A lecture by Liran Yadgar (UCLA)
Thursday, January 17, 2019
314 Royce Hall
In the year 628 C.E., a few years after the Prophet Muhammad's migration from Mecca to Medina and the founding, in Medina, of the early Muslim State, the Jewish stronghold of Khaybar in the Arabian Desert fell into the Prophet's hands. This marked the end of the Khaybari settlement that also served as a refuge to Medinan Jews as a result of their previous battles against the Prophet. The Khaybari Jews, however, did not disappear from history. According to Jewish legend, the Jews of Khaybar remained in their territory and lived there as a nation of mighty warriors free from Muslim rule. Their fantastic survival in the desert attracted the attention of adventurers and travelers to the Orient from the twelfth century to modern times. Even twentieth century Zionist pioneers in Palestine were fascinated with the Khaybari legend as they were looking for ancient Jewish roots in their old-new homeland. This lecture will follow the legend of Khaybar from the early Islamic period to the twentieth century.
Liran Yadgar, the UCLA Viterbi Visiting Professor/Postdoctoral Scholar in Mediterranean Jewish Studies, earned his B.A. and M.A. from Tel Aviv University, and received his Ph.D. from the University of Chicago. His research examines the history of Jewish communities in the Mamluk Sultanate of Egypt and Syria (1250-1517), and Jewish-Muslim interaction and intellectual exchange during the Late Middle Islamic Period. He currently is working on his first book about the representations and knowledge of Jews, Judaism, and the Hebrew Bible in the works of two prominent theologians of fourteenth-century Damascus, Ibn Taymiyya and Ibn Qayyim al-Jawziyya. Previously Yadgar served as the Jacob and Hilda Blaustein Postdoctoral Associate in the Judaic Studies Program of Yale University.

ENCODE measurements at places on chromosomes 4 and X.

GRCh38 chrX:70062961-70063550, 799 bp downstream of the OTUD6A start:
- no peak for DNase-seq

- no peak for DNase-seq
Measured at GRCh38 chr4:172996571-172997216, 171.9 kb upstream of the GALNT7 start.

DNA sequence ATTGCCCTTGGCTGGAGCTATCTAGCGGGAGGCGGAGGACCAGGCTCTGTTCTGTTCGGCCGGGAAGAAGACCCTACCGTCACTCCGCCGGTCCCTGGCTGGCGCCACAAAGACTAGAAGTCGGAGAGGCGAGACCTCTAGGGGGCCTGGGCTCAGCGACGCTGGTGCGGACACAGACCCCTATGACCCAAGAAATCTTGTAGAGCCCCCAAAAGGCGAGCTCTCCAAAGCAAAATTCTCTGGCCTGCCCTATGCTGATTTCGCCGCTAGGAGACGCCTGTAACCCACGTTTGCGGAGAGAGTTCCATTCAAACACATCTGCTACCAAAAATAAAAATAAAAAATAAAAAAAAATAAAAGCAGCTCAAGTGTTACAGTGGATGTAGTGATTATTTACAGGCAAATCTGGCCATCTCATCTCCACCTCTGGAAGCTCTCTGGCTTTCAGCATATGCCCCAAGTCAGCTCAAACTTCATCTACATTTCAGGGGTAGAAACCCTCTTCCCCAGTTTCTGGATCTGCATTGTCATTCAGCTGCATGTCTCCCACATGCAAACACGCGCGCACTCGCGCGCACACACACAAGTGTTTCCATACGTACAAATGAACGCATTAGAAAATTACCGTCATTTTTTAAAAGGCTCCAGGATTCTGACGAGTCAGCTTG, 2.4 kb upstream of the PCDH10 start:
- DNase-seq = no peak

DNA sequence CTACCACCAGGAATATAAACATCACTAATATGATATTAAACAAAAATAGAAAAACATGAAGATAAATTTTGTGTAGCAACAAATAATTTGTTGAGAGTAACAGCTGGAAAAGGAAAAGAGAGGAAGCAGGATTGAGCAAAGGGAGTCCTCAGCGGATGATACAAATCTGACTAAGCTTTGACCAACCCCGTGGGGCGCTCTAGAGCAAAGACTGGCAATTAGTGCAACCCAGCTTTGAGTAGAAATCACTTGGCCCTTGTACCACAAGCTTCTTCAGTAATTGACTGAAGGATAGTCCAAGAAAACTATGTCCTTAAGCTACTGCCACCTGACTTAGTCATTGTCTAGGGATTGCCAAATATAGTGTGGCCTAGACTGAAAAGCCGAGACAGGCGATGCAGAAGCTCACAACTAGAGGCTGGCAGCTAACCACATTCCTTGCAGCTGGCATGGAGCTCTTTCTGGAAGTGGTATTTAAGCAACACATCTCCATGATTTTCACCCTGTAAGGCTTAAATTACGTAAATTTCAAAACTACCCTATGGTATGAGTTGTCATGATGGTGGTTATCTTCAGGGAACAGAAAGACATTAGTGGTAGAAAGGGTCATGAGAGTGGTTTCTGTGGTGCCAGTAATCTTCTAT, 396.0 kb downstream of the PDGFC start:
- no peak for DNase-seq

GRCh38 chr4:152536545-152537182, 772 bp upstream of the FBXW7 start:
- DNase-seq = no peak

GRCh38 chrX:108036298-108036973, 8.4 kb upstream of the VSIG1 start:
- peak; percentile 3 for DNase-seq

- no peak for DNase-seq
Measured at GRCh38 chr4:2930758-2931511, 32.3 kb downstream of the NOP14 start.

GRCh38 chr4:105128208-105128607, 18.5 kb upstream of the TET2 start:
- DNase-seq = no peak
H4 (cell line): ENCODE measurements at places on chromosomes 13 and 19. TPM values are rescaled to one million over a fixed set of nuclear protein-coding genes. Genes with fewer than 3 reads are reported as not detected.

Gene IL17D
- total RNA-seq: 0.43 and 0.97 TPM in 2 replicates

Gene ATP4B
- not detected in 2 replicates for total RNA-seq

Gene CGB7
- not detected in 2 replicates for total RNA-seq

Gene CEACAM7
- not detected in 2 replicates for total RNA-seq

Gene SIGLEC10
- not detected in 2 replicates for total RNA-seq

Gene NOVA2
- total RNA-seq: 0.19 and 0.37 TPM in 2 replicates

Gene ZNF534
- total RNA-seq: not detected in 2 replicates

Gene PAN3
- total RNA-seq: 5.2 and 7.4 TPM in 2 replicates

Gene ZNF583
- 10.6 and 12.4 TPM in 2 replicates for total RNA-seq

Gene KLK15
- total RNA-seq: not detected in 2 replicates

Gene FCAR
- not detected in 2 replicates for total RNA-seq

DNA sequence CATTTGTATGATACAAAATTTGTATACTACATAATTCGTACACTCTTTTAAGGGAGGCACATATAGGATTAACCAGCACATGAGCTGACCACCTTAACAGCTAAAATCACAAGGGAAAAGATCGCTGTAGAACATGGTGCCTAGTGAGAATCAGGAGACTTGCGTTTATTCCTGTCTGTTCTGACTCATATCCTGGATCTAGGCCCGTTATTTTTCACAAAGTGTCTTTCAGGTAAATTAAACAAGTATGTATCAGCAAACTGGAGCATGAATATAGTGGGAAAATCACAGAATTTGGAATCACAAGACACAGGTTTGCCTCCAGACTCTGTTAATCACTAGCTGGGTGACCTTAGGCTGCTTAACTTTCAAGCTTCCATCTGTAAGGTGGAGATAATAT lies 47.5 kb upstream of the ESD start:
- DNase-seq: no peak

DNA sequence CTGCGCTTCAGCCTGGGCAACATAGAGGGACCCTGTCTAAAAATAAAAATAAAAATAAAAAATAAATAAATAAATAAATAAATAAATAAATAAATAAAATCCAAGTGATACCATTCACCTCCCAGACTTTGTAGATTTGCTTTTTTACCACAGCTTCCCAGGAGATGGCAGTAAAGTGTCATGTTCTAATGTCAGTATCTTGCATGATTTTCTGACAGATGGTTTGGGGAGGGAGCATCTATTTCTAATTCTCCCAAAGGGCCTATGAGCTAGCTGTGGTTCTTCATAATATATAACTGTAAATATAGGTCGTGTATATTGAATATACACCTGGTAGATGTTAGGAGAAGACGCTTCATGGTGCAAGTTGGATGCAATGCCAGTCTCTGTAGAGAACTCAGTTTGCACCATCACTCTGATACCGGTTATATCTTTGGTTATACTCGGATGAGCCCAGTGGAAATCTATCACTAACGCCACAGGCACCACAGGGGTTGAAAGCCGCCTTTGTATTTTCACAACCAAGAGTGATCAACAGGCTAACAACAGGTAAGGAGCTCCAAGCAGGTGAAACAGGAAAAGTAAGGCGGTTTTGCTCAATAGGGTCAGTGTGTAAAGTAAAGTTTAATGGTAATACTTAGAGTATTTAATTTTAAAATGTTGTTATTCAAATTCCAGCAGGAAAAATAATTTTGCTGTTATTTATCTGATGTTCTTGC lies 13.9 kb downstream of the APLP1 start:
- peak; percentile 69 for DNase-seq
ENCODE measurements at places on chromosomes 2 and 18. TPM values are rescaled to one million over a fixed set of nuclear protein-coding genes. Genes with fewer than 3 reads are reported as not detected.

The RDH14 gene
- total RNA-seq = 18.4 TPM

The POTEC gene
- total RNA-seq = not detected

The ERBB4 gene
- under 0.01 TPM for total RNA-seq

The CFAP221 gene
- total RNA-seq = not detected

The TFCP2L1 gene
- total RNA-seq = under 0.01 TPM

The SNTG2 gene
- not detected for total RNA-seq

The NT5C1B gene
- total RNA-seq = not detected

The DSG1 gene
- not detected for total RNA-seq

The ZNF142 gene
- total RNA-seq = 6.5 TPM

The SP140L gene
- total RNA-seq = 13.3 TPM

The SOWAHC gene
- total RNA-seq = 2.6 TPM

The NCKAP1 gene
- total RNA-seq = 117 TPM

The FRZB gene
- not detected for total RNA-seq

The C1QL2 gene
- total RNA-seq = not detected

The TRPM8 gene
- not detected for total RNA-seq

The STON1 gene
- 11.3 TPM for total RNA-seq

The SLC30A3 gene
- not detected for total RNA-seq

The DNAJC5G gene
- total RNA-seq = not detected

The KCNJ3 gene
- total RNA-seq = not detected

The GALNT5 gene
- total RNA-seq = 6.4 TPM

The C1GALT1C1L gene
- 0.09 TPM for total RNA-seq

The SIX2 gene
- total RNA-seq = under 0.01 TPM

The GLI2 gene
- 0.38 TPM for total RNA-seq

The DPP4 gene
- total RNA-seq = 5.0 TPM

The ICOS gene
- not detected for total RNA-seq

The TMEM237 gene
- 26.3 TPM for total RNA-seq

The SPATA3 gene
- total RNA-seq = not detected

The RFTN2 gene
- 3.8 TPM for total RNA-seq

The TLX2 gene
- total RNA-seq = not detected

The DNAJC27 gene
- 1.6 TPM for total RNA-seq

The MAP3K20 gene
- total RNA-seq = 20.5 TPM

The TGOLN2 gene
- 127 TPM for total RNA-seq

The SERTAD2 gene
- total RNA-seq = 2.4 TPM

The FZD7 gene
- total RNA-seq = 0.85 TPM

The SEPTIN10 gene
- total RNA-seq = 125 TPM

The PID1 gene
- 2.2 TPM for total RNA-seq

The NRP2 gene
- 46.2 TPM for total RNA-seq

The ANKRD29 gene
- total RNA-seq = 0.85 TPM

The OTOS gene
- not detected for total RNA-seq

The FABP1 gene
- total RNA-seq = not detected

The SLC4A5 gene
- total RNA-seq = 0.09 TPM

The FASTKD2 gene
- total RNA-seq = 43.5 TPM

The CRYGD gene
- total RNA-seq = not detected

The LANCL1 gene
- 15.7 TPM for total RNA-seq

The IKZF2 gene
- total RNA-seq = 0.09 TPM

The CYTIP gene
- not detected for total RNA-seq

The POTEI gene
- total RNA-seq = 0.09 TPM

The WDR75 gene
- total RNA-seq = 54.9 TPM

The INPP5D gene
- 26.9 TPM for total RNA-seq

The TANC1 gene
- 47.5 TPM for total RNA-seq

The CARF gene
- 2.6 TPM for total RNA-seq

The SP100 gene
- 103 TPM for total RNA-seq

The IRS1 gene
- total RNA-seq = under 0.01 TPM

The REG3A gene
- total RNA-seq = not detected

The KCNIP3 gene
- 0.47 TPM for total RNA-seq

Click here to access the lecture podcast.
Pre-registration is required. Please click here or call (310) 267-5327 to register.
Sponsor(s): Center for Near Eastern Studies, UCLA Alan D. Leve Center for Jewish Studies, Near Eastern Languages and Cultures